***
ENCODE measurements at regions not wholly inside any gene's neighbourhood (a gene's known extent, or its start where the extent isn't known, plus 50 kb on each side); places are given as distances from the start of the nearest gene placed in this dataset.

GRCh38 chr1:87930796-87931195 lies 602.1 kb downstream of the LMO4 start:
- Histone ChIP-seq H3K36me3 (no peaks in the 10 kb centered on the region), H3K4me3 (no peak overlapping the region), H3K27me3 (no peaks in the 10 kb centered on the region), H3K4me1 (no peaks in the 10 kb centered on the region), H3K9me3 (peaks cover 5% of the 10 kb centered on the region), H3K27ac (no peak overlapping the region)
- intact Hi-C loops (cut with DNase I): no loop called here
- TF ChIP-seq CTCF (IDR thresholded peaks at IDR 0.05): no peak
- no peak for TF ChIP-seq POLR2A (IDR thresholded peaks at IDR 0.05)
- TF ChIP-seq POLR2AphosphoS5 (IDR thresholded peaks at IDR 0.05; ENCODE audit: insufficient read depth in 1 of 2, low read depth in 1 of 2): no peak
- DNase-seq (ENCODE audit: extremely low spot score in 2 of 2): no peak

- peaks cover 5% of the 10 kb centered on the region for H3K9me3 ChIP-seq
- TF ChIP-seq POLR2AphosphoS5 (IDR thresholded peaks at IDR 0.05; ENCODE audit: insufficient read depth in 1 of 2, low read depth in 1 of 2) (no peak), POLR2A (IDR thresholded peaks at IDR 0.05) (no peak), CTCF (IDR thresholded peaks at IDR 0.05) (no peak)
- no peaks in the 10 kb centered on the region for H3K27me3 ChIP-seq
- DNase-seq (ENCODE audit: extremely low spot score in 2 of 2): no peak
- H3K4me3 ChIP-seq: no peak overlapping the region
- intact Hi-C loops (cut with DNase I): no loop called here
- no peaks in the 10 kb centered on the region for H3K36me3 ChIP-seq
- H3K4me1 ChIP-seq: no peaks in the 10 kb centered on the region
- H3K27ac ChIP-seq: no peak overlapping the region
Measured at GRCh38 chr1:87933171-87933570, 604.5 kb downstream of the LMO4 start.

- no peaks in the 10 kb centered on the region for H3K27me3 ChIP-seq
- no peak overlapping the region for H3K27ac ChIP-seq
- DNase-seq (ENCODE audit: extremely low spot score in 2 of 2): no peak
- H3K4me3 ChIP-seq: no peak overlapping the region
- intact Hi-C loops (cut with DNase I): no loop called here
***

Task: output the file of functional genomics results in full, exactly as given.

ENCODE measurements at regions not wholly inside any gene's neighbourhood (a gene's known extent, or its start where the extent isn't known, plus 50 kb on each side); places are given as distances from the start of the nearest gene placed in this dataset.

GRCh38 chr1:87930796-87931195 lies 602.1 kb downstream of the LMO4 start:
- Histone ChIP-seq H3K36me3 (no peaks in the 10 kb centered on the region), H3K4me3 (no peak overlapping the region), H3K27me3 (no peaks in the 10 kb centered on the region), H3K4me1 (no peaks in the 10 kb centered on the region), H3K9me3 (peaks cover 5% of the 10 kb centered on the region), H3K27ac (no peak overlapping the region)
- intact Hi-C loops (cut with DNase I): no loop called here
- TF ChIP-seq CTCF (IDR thresholded peaks at IDR 0.05): no peak
- no peak for TF ChIP-seq POLR2A (IDR thresholded peaks at IDR 0.05)
- TF ChIP-seq POLR2AphosphoS5 (IDR thresholded peaks at IDR 0.05; ENCODE audit: insufficient read depth in 1 of 2, low read depth in 1 of 2): no peak
- DNase-seq (ENCODE audit: extremely low spot score in 2 of 2): no peak

- peaks cover 5% of the 10 kb centered on the region for H3K9me3 ChIP-seq
- TF ChIP-seq POLR2AphosphoS5 (IDR thresholded peaks at IDR 0.05; ENCODE audit: insufficient read depth in 1 of 2, low read depth in 1 of 2) (no peak), POLR2A (IDR thresholded peaks at IDR 0.05) (no peak), CTCF (IDR thresholded peaks at IDR 0.05) (no peak)
- no peaks in the 10 kb centered on the region for H3K27me3 ChIP-seq
- DNase-seq (ENCODE audit: extremely low spot score in 2 of 2): no peak
- H3K4me3 ChIP-seq: no peak overlapping the region
- intact Hi-C loops (cut with DNase I): no loop called here
- no peaks in the 10 kb centered on the region for H3K36me3 ChIP-seq
- H3K4me1 ChIP-seq: no peaks in the 10 kb centered on the region
- H3K27ac ChIP-seq: no peak overlapping the region
Measured at GRCh38 chr1:87933171-87933570, 604.5 kb downstream of the LMO4 start.

- no peaks in the 10 kb centered on the region for H3K27me3 ChIP-seq
- no peak overlapping the region for H3K27ac ChIP-seq
- DNase-seq (ENCODE audit: extremely low spot score in 2 of 2): no peak
- H3K4me3 ChIP-seq: no peak overlapping the region
- intact Hi-C loops (cut with DNase I): no loop called here